The purpose of this study was to determine the significance of interscanner variability in CT image radiomics studies.
We compared the radiomics features calculated for non–small cell lung cancer (NSCLC) tumors from 20 patients with those calculated for 17 scans of a specially designed radiomics phantom. The phantom comprised 10 cartridges, each filled with different materials to produce a wide range of radiomics feature values. The scans were acquired using General Electric, Philips, Siemens, and Toshiba scanners from 4 medical centers using their routine thoracic imaging protocol. The radiomics feature studied included the mean and standard deviations of the CT numbers as well as textures derived from the neighborhood gray-tone difference matrix. To quantify the significance of the interscanner variability, we introduced the metric feature noise. To look for patterns in the scans, we performed hierarchical clustering for each cartridge.
The mean CT numbers for the 17 CT scans of the phantom cartridges spanned from −864 to 652 Hounsfield units compared with a span of −186 to 35 Hounsfield units for the CT scans of the NSCLC tumors, showing that the phantom's dynamic range includes that of the tumors. The interscanner variability of the feature values depended on both the cartridge material and the feature, and the variability was large relative to the interpatient variability in the NSCLC tumors for some features. The feature interscanner noise was greatest for busyness and least for texture strength. Hierarchical clustering produced different clusters of the phantom scans for each cartridge, although there was some consistent clustering by scanner manufacturer.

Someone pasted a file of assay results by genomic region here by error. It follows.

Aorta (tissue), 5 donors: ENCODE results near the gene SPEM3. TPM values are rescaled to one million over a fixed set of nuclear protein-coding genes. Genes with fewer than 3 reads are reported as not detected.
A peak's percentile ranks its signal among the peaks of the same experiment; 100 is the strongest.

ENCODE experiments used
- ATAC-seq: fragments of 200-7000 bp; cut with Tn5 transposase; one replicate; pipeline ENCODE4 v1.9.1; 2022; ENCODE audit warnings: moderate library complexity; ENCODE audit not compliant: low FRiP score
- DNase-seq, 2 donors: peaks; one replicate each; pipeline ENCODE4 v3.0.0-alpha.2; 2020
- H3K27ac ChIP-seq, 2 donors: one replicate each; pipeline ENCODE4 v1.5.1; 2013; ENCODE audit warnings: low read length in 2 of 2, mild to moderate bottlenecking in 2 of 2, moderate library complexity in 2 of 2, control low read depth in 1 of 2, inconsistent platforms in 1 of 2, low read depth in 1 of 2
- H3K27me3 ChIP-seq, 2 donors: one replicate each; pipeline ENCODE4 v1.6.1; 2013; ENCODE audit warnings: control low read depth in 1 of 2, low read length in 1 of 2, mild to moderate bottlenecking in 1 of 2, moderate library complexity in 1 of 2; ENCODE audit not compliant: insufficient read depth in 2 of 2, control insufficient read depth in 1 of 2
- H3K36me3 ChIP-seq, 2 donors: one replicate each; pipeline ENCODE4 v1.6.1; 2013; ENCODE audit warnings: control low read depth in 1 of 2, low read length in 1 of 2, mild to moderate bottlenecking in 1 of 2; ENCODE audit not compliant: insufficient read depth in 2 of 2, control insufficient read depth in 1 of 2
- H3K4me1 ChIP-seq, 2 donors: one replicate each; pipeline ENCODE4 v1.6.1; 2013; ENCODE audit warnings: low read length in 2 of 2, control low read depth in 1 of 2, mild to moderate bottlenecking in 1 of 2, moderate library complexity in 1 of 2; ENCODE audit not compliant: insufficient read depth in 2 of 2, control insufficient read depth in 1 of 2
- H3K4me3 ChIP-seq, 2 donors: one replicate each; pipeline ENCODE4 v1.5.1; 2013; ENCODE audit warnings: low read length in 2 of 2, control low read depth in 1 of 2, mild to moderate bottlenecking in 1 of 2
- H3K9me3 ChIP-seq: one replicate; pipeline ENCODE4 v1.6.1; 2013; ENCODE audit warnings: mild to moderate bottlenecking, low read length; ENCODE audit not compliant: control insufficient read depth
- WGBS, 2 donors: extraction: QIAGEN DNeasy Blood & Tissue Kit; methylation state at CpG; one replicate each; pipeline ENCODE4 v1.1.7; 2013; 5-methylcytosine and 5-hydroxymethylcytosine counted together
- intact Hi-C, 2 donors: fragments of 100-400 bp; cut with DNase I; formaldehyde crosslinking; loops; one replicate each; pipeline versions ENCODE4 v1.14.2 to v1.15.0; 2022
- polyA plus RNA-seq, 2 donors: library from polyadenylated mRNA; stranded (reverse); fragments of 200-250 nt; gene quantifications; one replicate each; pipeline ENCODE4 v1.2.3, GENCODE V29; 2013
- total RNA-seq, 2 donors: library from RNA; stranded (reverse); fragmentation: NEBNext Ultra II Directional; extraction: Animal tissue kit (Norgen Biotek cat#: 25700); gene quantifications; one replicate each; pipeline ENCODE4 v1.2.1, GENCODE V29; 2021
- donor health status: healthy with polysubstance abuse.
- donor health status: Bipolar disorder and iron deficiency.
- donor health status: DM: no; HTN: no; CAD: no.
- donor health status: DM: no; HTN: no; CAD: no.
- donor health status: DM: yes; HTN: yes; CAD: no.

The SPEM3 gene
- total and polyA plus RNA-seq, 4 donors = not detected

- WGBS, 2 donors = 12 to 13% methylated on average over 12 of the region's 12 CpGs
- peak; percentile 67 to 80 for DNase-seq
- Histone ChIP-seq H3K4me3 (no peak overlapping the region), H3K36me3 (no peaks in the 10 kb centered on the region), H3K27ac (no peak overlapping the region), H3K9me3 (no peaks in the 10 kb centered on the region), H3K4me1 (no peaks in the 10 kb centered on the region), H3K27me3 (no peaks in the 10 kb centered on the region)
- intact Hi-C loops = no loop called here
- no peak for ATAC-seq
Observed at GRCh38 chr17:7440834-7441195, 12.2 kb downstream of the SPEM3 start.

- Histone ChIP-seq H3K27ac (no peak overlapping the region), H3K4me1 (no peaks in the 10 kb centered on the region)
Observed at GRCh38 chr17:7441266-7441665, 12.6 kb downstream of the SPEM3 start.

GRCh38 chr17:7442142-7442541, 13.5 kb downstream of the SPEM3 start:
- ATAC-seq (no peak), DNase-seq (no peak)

The variability in the values of radiomics features calculated on CT images from different CT scanners can be comparable to the variability in these features found in CT images of NSCLC tumors. These interscanner differences should be considered, and their effects should be minimized in future radiomics studies.
From the *Department of Radiation Physics, The University of Texas MD Anderson Cancer Center; †Graduate School of Biomedical Sciences, The University of Texas Health Science Center at Houston; ‡Research Service Line and Diagnostic and Therapeutic Care Line, Michael E. DeBakey VA Medical Center; §Department of Radiology, Baylor College of Medicine; ∥Radiation Oncology Department, Houston Methodist Hospital; ¶Department of Diagnostic Imaging, Texas Children's Hospital; and #Department of Imaging Physics, The University of Texas MD Anderson Cancer Center, Houston, TX.
Received for publication February 12, 2015; and accepted for publication, after revision, May 3, 2015.
Conflicts of interest and sources of funding: Supported by the National Cancer Institute of the National Institutes of Health under award number R03CA178495. The content is solely the responsibility of the authors and does not necessarily represent the official views of the National Institutes of Health.
The authors report no conflicts of interest.
Correspondence to: Dennis Mackin, PhD, Department of Radiation Physics, MD Anderson Cancer Center, 1515 Holcombe Blvd, Houston, TX 77030–4017. E-mail: email@example.com.